Sophia Roosth

Frederick S. Danziger Associate Professor in the History of Science @ Harvard University

About Sophia

Sophia Roosth is the Frederick S. Danziger Associate Professor in the Department of the History of Science at Harvard University. Her research focuses on the twentieth and twenty-first century life sciences, examining how biology is changing at a moment when researchers build new biological systems in order to investigate how biology works.

Roosth was the 2016 Anna-Maria Kellen Fellow of the American Academy in Berlin and in 2013-2014 she was the Joy Foundation Fellow of the Radcliffe Institute for Advanced Study. She was previously a postdoctoral fellow at the Pembroke Center for Teaching and Research on Women at Brown University and a predoctoral fellow of the Max Planck Institute for the History of Science in Berlin. She earned her PhD in 2010 in the Program in History, Anthropology, and Science, Technology, and Society at the Massachusetts Institute of Technology (MIT).

The Harvard Crimson has called her teaching more interesting than organic chemistry.

CV available here.



"The little things in life," BioSocieties, Vol. 12.2 (2017)

"Life, Not Itself: Inanimacy and the Limits of Biology," Grey Room, Vol. 57 (2014)

"Of Foams and Formalisms: Scientific Expertise and Craft Practice in Molecular Gastronomy," American Anthropologist, Vol. 115.1 (2013)

"Biobricks and Crocheted Coral: Dispatches from the Life Sciences in the Age of Fabrication," Science in Context, Vol. 26.1 (2013)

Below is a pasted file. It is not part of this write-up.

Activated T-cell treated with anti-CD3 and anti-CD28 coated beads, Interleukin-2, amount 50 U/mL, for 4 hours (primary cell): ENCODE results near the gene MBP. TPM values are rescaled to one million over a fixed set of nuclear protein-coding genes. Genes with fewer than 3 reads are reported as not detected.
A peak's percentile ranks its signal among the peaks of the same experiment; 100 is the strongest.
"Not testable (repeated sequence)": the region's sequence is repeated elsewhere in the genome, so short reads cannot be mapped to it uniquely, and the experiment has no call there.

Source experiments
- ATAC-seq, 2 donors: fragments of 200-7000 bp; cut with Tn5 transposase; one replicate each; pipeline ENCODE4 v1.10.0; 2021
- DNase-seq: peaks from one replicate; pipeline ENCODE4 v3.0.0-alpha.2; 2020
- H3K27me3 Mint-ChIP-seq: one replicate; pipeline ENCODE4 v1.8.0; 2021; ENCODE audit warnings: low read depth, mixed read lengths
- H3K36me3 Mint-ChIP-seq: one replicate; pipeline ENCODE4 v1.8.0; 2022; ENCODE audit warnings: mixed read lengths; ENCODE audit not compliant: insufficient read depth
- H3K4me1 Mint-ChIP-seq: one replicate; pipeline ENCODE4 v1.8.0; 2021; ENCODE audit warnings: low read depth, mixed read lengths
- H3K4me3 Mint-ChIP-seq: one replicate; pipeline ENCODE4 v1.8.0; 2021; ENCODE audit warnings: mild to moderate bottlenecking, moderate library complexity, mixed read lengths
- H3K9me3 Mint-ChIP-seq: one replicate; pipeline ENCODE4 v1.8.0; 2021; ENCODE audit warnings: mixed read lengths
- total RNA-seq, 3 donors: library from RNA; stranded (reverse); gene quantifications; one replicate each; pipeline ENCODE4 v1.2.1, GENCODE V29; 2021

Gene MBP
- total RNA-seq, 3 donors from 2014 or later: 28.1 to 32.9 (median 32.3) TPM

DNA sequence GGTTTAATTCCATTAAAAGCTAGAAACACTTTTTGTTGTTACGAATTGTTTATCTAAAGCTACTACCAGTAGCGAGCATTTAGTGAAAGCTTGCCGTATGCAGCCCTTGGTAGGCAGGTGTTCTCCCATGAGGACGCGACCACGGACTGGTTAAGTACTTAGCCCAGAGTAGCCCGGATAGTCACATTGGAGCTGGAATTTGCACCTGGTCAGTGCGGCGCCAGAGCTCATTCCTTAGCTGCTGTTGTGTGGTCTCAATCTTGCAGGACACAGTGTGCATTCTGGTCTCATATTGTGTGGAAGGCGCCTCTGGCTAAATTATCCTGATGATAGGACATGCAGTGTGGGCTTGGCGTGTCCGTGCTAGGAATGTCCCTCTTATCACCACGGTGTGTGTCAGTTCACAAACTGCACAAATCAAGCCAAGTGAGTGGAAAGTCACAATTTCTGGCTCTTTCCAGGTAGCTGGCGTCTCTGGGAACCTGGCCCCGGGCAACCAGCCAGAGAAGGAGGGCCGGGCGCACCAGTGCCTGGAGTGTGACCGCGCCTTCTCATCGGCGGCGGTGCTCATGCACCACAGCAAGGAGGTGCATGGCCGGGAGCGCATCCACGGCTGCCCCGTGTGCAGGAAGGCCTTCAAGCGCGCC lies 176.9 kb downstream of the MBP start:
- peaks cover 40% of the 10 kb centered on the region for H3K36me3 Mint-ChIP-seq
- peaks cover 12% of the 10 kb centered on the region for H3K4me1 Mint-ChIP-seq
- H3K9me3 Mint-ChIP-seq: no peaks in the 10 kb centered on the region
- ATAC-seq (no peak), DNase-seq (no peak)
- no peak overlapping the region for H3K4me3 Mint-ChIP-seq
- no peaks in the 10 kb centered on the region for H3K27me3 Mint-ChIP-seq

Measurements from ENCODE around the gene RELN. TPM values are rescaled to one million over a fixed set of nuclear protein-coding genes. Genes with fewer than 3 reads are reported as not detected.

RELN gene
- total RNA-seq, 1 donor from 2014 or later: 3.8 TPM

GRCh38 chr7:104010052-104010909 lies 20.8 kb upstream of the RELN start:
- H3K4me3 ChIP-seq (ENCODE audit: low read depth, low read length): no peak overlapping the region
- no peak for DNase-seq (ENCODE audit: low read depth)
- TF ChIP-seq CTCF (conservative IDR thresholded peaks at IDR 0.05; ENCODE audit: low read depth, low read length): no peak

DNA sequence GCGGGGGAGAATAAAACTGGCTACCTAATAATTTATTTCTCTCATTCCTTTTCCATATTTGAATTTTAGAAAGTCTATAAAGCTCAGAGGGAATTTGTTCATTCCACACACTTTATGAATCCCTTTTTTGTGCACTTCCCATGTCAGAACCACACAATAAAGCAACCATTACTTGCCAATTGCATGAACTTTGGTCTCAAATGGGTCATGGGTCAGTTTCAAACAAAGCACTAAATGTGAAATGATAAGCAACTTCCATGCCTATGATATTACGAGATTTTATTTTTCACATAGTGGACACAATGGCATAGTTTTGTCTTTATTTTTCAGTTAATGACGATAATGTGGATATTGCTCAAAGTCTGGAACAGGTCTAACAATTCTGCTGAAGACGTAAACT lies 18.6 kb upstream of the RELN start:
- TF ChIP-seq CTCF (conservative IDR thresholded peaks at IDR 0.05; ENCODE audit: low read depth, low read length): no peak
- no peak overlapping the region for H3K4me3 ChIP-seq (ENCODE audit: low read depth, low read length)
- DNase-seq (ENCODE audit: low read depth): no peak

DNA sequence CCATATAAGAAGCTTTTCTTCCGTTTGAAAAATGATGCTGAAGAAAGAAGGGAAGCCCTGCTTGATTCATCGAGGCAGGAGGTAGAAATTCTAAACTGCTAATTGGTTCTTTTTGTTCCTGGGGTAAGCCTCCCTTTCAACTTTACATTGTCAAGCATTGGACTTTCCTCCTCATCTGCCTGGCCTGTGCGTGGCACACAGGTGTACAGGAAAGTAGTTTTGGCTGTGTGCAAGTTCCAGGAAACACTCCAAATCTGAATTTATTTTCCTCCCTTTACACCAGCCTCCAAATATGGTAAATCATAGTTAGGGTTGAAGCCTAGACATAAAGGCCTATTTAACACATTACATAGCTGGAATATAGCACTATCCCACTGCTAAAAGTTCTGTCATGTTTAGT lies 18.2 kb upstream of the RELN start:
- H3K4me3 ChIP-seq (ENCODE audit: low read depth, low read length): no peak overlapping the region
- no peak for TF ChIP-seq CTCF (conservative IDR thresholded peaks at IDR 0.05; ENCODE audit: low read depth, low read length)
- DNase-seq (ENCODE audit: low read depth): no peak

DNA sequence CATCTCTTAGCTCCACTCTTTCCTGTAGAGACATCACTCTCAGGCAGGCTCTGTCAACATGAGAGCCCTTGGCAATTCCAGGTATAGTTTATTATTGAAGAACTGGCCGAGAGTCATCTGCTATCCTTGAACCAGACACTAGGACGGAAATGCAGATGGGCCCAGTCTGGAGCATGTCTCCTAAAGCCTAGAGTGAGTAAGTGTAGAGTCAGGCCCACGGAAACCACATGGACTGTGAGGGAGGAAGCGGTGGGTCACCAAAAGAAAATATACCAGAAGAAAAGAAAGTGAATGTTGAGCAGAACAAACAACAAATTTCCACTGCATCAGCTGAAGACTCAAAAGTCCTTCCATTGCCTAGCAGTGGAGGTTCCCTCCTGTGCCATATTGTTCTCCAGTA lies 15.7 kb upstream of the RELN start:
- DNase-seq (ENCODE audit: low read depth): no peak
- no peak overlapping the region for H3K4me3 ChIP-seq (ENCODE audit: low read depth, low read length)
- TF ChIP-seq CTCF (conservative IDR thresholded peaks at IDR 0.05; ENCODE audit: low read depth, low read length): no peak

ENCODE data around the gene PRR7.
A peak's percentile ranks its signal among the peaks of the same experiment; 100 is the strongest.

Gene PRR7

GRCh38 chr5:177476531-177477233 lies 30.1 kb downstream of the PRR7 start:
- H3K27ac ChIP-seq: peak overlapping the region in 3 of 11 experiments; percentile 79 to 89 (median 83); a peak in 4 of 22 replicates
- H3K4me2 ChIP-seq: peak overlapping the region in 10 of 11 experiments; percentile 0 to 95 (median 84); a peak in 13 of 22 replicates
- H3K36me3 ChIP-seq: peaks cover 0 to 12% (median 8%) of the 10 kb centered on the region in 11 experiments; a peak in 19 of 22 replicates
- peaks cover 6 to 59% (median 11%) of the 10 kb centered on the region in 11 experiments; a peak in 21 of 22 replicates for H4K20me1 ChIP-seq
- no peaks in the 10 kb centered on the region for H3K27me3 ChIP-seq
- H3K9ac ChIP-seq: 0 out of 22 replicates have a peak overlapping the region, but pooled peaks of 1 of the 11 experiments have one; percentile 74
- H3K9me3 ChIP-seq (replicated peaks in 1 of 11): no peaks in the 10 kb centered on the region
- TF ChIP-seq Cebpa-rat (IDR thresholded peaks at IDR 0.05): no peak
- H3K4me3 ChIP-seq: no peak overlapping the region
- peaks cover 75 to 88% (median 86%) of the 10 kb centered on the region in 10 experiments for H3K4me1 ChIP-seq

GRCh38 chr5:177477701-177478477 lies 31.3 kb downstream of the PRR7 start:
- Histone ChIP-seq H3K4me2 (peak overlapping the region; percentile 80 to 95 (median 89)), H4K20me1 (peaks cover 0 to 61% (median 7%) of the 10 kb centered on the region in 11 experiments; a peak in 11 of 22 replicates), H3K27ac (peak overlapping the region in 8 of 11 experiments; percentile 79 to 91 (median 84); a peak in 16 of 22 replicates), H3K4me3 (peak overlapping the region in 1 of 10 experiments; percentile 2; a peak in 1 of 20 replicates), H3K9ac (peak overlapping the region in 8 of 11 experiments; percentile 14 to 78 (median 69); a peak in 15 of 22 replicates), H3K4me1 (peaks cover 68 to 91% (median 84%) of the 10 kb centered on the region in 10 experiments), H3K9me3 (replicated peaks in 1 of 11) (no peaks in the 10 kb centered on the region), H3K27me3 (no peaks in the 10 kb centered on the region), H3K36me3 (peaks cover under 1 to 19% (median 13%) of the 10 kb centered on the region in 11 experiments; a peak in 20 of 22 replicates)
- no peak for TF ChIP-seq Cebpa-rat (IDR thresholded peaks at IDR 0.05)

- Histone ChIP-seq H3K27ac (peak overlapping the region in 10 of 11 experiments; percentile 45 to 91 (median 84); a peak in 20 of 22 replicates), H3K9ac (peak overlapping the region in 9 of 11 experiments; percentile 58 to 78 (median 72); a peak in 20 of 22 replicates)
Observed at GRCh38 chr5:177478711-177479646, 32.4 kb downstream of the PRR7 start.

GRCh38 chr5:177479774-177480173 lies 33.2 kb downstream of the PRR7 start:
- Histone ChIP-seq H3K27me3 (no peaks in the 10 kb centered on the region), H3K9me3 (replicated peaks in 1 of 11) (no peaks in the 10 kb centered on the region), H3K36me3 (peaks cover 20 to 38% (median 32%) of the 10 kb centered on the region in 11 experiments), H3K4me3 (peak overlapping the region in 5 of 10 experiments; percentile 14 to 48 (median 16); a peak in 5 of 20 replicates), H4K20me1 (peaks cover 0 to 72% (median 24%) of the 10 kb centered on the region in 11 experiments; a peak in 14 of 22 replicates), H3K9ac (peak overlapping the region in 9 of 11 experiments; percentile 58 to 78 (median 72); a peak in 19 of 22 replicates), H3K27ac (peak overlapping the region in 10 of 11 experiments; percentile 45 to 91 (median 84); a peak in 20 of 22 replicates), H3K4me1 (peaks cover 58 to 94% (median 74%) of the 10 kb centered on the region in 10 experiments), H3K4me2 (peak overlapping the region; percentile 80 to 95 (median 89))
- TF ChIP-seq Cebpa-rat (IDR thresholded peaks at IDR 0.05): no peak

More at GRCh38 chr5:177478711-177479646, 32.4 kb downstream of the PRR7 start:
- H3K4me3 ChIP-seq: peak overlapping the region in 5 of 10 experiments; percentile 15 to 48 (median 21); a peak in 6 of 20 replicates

"Evolutionary Yarns in Seahorse Valley: Living Tissues, Wooly Textiles, Theoretical Biologies," differences, Vol. 23.3 (2012), featured in The Routledge Companion to Biology in Art and Architecture

"Feminist Theory Out of Science: Introduction," with Astrid Schrader, differences, Vol. 23.2 (2012)

"Life Forms: A Keyword Entry," with Stefan Helmreich, Representations, Vol. 112.1 (2010), republished in Sounding the Limits of Life: Essays in the Anthropology of Biology and Beyond

"Screaming Yeast: Sonocytology, Cytoplasmic Milieus, and Cellular Subjectivities," Critical Inquiry, Vol. 35 (2009)


"Analysis: Synthesis," e-flux (2017)

"Virus, Coal, and Seed: Subcutaneous Life in the Polar North," Los Angeles Review of Books (December 21, 2016)

"Ruin," Lexicon for an Anthropocene Yet Unseen, Cultural Anthropology (2016)

"The Godfather, Part II," Science, Vol. 342.6156 (2013)


Her new book, Synthetic: How Life Got Made, was published in 2017 from University of Chicago Press.

Purchase "Synthetic"

It has been reviewed in Nature and Science.



Reach out via email or find Sophia on Twitter.